Everything Happens in Chillicothe: A Summer in the Frontier League with Max McLeary, the One-Eyed Umpire, by Mike Shannon

Baseball isn’t just a metaphor for life—it’s a game, damn it! In the Frontier League, the Siberia of organized baseball, one-eyed, middle-aged McLeary officiates the game for no better reason than he gets to hang out with the guys and hoist some cold ones after the game. Shannon, editor of Spitball magazine and author of several other baseball books, chronicles the 2000 season with humor and insight.

Planet of the Umps: A Baseball Life from behind the Plate, by Ken Kaiser and David Fisher

Veteran umpire Kaiser tells the story of his career in the minors and the big leagues in a series of loosely organized anecdotes where the butt of the joke rotates between umps, players, managers, and even the occasional fan. Among the better stories are the time he changed the rules on Michael Jordan (remember when he played baseball?) and what happened when Kaiser’s umping partner left his glass eye on a training table. (What is it with these one-eyed umpires?)

They Called Me God: The Best Umpire Who Ever Lived, by Doug Harvey and Peter Golenbock

Baseball Hall of Famer Harvey officiated 4,673 games between 1962 and 1992. His memoir mirrors his style behind the plate: my-way-or-the-highway. Paired with best-selling coauthor Golenbock (The Bronx Zoo, 1979), Harvey guides readers through his long career (which included a stint as a basketball referee), with dozens of star-studded anecdotes. Even though he never changed his mind, Harvey prided himself on being a good listener, a trait that’s helpful here.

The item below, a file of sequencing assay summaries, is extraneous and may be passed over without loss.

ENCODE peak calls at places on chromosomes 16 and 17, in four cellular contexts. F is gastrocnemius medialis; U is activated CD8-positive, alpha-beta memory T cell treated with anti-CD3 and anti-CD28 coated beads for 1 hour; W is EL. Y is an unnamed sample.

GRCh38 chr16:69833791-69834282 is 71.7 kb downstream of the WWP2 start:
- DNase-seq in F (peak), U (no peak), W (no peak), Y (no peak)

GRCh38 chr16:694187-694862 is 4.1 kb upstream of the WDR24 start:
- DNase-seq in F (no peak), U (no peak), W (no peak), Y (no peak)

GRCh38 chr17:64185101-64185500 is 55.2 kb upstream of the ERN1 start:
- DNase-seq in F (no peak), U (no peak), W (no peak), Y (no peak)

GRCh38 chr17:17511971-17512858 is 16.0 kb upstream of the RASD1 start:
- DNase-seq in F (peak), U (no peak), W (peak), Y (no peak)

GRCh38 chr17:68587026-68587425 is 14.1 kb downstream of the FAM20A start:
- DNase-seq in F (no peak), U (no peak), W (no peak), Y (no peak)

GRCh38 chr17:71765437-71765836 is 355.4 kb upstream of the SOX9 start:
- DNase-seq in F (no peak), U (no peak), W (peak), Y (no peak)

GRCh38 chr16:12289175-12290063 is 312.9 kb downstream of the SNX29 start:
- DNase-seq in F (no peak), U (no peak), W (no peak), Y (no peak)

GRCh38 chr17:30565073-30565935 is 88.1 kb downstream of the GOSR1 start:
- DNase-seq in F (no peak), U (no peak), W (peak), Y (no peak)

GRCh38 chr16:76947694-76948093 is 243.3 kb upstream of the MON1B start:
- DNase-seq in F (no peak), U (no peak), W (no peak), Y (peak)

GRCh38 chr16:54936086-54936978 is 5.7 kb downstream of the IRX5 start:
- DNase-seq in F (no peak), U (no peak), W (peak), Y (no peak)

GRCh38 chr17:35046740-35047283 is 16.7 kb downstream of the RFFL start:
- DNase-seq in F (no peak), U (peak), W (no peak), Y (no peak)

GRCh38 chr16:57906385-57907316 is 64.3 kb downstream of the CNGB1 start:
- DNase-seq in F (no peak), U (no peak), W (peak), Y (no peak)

You’ve Got to Have Balls to Make It in This League: My Life as an Umpire, by Pam Postema and Gene Wojciechowski

For an antidote to the boys-will-be-boys humor of many umpiring books, check out Postema’s story: She toiled in the minors for 13 years, hoping to make it to the majors, but never got her shot. She blames sexism, pure and simple, saying MLB wasn’t ready for a female umpire. Her bitterness seems understandable, given the aggressively male environment where she plied her trade.



The Whistleblower: Rooting for the Ref in the High-Stakes World of College Basketball, by Bob Katz

In this take on the largely overlooked world of Division I officiating, veteran sports journalist Katz focuses on Ed Hightower, a 30-year veteran with an inspiring personal story. College officials study tape like coaches and must handle pressure, hostile crowds, and intimidating coaches to make dispassionate calls that will be disputed by one and all. But Katz succeeds in the impossible: making us root for referees.



The Man in the Middle, by Howard Webb